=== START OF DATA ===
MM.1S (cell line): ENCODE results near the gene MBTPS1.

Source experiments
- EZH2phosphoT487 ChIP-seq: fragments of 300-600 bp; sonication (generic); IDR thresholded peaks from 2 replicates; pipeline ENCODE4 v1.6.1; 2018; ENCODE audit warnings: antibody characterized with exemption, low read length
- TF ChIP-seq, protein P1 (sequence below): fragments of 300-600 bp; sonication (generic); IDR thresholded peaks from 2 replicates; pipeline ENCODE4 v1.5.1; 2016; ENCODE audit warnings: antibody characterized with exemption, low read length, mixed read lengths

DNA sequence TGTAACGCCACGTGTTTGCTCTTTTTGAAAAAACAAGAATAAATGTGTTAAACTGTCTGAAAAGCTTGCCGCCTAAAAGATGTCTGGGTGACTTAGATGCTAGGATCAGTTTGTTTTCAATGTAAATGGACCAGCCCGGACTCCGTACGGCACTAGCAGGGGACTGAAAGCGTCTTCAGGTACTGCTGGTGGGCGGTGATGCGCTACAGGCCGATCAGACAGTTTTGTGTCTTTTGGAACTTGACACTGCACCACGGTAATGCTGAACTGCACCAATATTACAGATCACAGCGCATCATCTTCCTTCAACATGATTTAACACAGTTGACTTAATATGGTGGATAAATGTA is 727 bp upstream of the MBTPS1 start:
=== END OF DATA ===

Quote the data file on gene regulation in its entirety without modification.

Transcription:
MM.1S (cell line): ENCODE results near the gene MBTPS1.

Source experiments
- EZH2phosphoT487 ChIP-seq: fragments of 300-600 bp; sonication (generic); IDR thresholded peaks from 2 replicates; pipeline ENCODE4 v1.6.1; 2018; ENCODE audit warnings: antibody characterized with exemption, low read length
- TF ChIP-seq, protein P1 (sequence below): fragments of 300-600 bp; sonication (generic); IDR thresholded peaks from 2 replicates; pipeline ENCODE4 v1.5.1; 2016; ENCODE audit warnings: antibody characterized with exemption, low read length, mixed read lengths

DNA sequence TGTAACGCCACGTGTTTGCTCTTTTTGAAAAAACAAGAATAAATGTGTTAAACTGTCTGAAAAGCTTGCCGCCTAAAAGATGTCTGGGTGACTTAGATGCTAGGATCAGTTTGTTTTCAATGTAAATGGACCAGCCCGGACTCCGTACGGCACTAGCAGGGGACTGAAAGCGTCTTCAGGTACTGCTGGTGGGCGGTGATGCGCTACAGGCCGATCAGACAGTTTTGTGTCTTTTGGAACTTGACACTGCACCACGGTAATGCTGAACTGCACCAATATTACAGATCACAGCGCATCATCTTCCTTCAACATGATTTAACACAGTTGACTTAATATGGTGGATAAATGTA is 727 bp upstream of the MBTPS1 start: